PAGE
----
Don't-Miss E-Reader Stories
Barnes & Noble says, once again, that it's time for the company's retail shops and the Nook to split.
Payments under the settlement agreement will depend on the outcome of Apple's appeal of a New York court's order.
The smartphone maker is increasingly relying on content to differentiate its products
New tech manipulates text to help you process data faster.
It's not just Vaio that's getting the heave-ho from Sony; the electronics giant is also abandoning its e-reader business in North America, letting Kobo pick up the slack.
Now we know why Amazon isn't too worried about profiting from Kindle hardware sales. Turns out owners of those devices are spending big bucks with the online retailer.
We test hundreds of products during the year, but here are the five that we just can't stop talking about.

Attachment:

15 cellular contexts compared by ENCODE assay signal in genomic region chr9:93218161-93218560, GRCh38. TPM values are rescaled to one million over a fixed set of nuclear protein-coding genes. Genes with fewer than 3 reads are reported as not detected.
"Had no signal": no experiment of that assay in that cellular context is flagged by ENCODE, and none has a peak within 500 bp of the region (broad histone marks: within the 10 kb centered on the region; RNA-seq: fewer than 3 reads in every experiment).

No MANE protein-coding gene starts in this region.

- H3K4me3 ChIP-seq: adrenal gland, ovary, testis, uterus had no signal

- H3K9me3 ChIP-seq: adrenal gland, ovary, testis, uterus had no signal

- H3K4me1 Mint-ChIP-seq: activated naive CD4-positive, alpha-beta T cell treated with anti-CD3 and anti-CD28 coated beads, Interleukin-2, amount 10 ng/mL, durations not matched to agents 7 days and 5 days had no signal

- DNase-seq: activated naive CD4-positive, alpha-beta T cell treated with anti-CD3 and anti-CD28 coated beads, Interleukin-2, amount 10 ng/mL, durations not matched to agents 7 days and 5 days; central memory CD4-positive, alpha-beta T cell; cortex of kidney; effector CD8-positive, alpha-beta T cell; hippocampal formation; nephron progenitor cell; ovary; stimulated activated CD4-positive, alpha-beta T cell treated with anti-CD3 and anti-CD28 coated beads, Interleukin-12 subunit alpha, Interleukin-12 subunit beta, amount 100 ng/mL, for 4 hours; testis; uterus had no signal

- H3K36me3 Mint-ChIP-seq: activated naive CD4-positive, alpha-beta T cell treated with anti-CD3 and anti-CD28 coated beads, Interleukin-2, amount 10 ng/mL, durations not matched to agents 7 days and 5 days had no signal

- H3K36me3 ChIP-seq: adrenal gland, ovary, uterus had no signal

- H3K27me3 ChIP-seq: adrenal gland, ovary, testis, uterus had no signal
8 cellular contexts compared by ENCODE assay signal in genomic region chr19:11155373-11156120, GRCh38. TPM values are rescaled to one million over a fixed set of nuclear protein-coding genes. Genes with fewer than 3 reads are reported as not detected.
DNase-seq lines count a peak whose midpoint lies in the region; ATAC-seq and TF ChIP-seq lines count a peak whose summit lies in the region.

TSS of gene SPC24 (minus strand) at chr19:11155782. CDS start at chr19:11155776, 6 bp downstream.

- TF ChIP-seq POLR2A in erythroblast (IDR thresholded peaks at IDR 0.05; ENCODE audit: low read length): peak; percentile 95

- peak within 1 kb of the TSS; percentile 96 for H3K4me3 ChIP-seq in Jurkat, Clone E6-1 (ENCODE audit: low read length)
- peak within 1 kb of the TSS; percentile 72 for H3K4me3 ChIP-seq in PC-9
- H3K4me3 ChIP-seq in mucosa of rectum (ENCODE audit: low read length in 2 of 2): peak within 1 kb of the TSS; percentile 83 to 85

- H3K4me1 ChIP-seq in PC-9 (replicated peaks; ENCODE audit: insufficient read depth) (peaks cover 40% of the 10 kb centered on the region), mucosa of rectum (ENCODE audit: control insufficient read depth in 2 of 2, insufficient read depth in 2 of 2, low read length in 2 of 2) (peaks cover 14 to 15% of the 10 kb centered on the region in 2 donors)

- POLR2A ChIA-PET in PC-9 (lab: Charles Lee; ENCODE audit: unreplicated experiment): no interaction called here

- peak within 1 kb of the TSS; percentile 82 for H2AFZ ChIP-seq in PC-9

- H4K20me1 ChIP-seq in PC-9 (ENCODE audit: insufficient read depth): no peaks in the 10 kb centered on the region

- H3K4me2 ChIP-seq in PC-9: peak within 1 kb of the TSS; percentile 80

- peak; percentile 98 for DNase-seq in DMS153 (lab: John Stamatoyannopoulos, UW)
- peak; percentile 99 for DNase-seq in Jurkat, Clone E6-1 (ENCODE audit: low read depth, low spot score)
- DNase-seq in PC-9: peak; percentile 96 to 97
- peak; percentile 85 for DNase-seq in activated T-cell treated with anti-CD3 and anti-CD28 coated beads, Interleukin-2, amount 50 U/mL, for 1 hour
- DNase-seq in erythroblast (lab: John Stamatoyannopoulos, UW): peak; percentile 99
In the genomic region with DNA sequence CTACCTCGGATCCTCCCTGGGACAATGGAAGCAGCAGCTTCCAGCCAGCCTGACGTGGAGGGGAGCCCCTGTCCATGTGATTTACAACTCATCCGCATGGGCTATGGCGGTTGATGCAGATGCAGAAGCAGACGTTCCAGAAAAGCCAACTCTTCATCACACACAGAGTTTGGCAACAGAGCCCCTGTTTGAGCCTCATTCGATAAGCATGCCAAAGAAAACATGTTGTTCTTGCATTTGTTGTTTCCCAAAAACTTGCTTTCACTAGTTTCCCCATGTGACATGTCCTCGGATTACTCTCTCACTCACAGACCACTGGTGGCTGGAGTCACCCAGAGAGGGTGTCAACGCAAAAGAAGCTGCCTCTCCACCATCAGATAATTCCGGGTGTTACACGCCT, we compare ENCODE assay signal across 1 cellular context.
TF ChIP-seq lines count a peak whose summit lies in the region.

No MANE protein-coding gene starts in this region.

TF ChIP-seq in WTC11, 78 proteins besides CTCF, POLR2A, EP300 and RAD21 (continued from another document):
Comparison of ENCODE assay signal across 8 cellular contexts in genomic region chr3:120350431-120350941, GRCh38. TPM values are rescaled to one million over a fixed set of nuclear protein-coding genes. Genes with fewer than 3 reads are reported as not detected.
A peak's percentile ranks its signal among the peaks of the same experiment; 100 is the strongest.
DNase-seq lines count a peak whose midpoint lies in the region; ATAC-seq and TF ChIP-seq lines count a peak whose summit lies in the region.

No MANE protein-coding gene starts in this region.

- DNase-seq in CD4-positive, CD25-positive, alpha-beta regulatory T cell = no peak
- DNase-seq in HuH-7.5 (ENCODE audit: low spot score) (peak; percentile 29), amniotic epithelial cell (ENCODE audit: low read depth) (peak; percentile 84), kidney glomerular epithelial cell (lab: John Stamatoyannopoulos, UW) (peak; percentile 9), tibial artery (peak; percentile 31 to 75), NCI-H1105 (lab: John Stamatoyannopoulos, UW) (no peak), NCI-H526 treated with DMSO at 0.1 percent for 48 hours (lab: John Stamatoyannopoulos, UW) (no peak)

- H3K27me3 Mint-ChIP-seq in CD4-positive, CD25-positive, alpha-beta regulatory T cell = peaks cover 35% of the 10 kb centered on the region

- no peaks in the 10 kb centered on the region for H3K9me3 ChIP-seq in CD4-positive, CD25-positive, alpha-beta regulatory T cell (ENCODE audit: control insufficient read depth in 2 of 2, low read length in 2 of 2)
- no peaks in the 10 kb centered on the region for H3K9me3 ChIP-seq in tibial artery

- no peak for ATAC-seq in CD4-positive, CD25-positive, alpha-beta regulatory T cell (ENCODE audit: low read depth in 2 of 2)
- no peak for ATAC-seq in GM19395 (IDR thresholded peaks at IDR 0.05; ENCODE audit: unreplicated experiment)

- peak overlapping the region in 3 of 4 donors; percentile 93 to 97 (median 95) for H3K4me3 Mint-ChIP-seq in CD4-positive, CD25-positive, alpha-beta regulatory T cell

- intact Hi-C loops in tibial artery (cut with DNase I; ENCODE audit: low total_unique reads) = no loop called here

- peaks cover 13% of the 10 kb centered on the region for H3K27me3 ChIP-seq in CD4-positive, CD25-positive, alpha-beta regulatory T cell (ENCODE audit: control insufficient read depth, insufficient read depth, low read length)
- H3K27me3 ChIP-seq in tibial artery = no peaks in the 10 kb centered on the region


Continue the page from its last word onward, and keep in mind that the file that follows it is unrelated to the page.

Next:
We settle the age-old debate once and for all: Tablet or e-reader?
Barnes & Noble's revamped Nook GlowLight is an e-reader evolved to stand out in a world gone tablet crazy.
And even better, Amazon's Whispersync technology picks up where you left off no matter whether you're reading, listening, or mixing the two.
Promises "a new display technology" that will offer higher contrast and better reflectivity.
It's yet another step in Amazon's merging of the physical and digital worlds—and another ploy for platform lock-in.
The awkwardly named Nook Simple Touch with GlowLight now undercuts both Amazon and Kobo's backlit e-readers.
Amazon.com's Kindle e-reader has dominated the competition in Japan since its launch last year, according to new research, showing the company's low pricing and powerful brand may have overcome its late entrance into the market.
In the continuing war between Verizon and AT&T, the battle has come down to LTE network size vs. LTE network speed. But new LTE technology isn't far over the horizon.